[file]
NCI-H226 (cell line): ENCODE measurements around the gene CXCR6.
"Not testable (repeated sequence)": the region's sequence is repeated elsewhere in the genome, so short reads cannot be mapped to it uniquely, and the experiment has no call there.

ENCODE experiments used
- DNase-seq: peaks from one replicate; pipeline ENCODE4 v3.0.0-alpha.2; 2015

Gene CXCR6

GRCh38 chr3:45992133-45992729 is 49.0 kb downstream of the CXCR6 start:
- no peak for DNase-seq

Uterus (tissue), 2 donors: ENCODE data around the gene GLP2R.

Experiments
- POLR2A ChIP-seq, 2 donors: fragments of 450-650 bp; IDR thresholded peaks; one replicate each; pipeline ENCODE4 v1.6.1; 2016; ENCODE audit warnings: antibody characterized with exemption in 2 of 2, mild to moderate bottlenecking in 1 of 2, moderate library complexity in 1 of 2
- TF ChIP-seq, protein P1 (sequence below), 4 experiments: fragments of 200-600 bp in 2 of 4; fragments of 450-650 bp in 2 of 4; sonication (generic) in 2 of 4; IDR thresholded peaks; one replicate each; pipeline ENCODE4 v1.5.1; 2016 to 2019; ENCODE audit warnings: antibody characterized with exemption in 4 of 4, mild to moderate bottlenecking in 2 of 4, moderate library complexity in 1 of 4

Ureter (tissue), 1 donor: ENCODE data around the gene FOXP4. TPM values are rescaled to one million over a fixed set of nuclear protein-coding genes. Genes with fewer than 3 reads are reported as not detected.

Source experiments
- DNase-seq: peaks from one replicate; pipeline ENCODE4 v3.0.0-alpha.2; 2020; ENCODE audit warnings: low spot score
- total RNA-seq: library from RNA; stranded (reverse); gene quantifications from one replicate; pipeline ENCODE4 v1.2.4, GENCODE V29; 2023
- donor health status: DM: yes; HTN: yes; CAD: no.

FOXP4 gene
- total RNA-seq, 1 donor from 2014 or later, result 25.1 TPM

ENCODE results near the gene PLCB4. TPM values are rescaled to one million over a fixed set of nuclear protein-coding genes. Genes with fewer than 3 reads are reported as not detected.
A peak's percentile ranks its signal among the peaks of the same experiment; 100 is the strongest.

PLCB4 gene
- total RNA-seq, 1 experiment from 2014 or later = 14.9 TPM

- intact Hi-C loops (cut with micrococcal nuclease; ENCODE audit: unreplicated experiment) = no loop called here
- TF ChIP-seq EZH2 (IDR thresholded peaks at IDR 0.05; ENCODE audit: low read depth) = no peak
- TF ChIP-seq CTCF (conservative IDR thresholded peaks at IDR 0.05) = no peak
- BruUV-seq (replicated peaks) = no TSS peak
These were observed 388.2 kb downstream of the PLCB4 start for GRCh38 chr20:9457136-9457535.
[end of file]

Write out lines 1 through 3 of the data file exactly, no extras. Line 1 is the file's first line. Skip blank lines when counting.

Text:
NCI-H226 (cell line): ENCODE measurements around the gene CXCR6.
"Not testable (repeated sequence)": the region's sequence is repeated elsewhere in the genome, so short reads cannot be mapped to it uniquely, and the experiment has no call there.

ENCODE experiments used